Interpretation Project

Accessing interpretation services in health-related contexts



Using the 2016 Census data, the Mental Health Commission of Canada released a paper in February 2019, demonstrating that immigrant, refugee, ethnocultural and racialized (IRER) groups, experience a range of equity issues that can impact their mental health and wellbeing, including discrimination, underemployment, low-income, education and language barriers (MHCC 2019, 22). The rapid growth of IRER populations presents New Brunswick, along with other provinces across the country, with a responsibility to provide equitable, quality health services that meet their needs. 

Overall, immigrants arrive in Canada with better mental and physical health than the Canadian-born population, but after seven years in Canada, this “healthy immigrant effect” is lost. Evidence suggests that, in particular, immigrants from racialized groups and refugees are at risk for deteriorating health soon after arrival. Among people living with mental health problems or illnesses from immigrant, refugee, ethnocultural or racialized populations, health service use is low (MHCC, 2019).

Ultimately, the settlement, integration, and success of newcomers is a shared responsibility across sectors. Health and social service decision makers would benefit from considering the above findings as they develop strategies to increase access to culturally and linguistically appropriate services.


  • Identify challenges, needs and best practices related to New Brunswick’s multilingual population accessing qualified interpreters in health, mental health and addictions contexts.
  • Explore models for coordination and consistency of interpretation and translation service delivery across the New Brunswick.
  • Provide interpretation training for community interpreters, settlement staff and service providers in health, mental health and addictions contexts.


  • Lack of adequate training for community interpreters and for service providers.
  • Current funding for in-person interpretation is mainly offered to refugees under the government-assisted refugee (GAR) program with a limited funding period of 1 year. 
  • Varying standards and protocols for onboarding and accessing interpretation services across the province.
  • Data on language needs is not collected within the healthcare system.
  • There is no one agency or centralized department responsible for ensuring people have access to interpretation services.
  • Remuneration is inconsistent for interpretation services.
  • Many healthcare professionals are still resorting to family members or friends for interpretation.
  • Practitioners and specialists are refusing to serve patients who have language barriers.
  • Extra time rarely allocated for appointments where interpretation is required.
  • Community interpreters in New Brunswick, have limited opportunities for specialized training in health, mental health and legal contexts as well as ongoing professional development. 
  • Lack of training in cultural competency or working with refugees, ethnocultural and racialized people among healthcare professionals.


New Brunswickers need access to healthcare in a language that they can understand.

  • People who do not speak English or French fluently have barriers when they try to access healthcare (the same is true for other services). Without adequate language support, the quality of their health care may be severely compromised.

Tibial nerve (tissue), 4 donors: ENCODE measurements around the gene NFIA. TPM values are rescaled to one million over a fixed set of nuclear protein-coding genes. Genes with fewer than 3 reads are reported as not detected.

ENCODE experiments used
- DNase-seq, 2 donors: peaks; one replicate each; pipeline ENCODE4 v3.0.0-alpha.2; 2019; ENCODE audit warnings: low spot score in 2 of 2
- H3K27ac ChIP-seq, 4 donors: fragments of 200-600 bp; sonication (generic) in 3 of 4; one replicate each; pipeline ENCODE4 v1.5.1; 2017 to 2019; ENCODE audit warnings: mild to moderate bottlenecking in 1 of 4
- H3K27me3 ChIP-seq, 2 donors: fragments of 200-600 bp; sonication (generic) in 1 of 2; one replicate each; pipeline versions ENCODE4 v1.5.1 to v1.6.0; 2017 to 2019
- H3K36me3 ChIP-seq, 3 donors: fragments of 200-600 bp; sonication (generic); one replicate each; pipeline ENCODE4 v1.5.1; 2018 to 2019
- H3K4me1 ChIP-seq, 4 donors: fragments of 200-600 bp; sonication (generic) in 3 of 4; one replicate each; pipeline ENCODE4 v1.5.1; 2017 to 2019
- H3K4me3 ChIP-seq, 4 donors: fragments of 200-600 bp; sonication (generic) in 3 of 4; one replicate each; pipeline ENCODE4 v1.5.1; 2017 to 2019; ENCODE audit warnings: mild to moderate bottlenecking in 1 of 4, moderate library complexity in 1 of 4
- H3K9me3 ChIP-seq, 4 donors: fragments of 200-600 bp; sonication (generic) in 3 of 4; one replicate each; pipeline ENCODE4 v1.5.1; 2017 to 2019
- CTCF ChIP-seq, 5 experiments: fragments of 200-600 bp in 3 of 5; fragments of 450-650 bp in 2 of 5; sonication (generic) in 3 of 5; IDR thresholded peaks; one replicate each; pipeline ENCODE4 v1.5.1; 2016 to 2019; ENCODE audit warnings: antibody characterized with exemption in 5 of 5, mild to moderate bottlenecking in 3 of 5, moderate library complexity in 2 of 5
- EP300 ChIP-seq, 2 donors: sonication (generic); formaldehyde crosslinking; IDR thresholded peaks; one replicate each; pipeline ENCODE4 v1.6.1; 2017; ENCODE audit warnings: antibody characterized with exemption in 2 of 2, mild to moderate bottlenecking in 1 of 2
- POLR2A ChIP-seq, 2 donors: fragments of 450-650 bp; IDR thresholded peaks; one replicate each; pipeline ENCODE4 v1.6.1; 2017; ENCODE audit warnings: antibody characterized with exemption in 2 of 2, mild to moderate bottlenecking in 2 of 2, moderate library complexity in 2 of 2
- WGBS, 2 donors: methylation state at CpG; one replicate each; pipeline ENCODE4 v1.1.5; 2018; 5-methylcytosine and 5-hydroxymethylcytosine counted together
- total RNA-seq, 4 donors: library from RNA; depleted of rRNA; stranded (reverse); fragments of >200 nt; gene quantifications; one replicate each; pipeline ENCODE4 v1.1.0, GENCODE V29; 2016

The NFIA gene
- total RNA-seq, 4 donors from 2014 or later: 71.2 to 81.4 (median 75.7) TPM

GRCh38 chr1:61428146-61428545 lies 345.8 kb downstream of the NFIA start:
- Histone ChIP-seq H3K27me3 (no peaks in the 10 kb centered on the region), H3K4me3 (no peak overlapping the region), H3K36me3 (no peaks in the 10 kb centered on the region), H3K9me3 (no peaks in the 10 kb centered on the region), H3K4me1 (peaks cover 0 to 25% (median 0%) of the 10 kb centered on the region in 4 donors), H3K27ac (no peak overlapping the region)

Patients with language barriers face poor healthcare access.

  • Not able to discuss their health concerns with healthcare providers, resulting in miscommunication or misdiagnosis. 
  • More likely to be readmitted to the hospital or receive inappropriate care.
  • Provision of informed consent, a legal requirement that protects patient autonomy is undermined. 
  • Healthcare providers may resort to family members and friends for communication, undermining privacy for the patient and raising concerns about conflicts of interest. 

Trained interpreters are essential to address language barriers in healthcare.

  • Effective interpretation can improve access to and quality of healthcare, ensure informed consent, and maintain privacy. 
  • Interpreters who have additional training in medical terminology and understanding of healthcare organizations’ systems and processes are most effective.

NB needs to enhance language interpretation services to promote health equity.

  • Access to trained interpreters and coordinated language interpretation services are needed.
  • Coordinated language interpretation services provide a centralized way for patients, families, health care institutions and providers alike to have immediate access to interpretation in a wide range of languages, across multiple health care settings in many different modes. 
  • Public Service Providers could effectively address language barriers by scaling up local innovative face-to-face and telephone service models with trained interpreters to deliver on the promise of excellent care for all. 


  1. Increase funding to expand and integrate professional interpretation services within Canadian healthcare system as a strategy for not just overcoming linguistic barriers, but for promoting accessible, equitable and high quality healthcare services to all Canadians regardless of ethnicity, race, class, gender, linguistic and cultural background. 
  2. Establish government funding formulas for the reimbursement of healthcare institutions that provide interpreter services.
  3. Provide training for health professional and other service providers in the use of interpretation services. 
  4. Develop and pilot a centralized model of interpretation service provision to improve consistency and coordination across the province.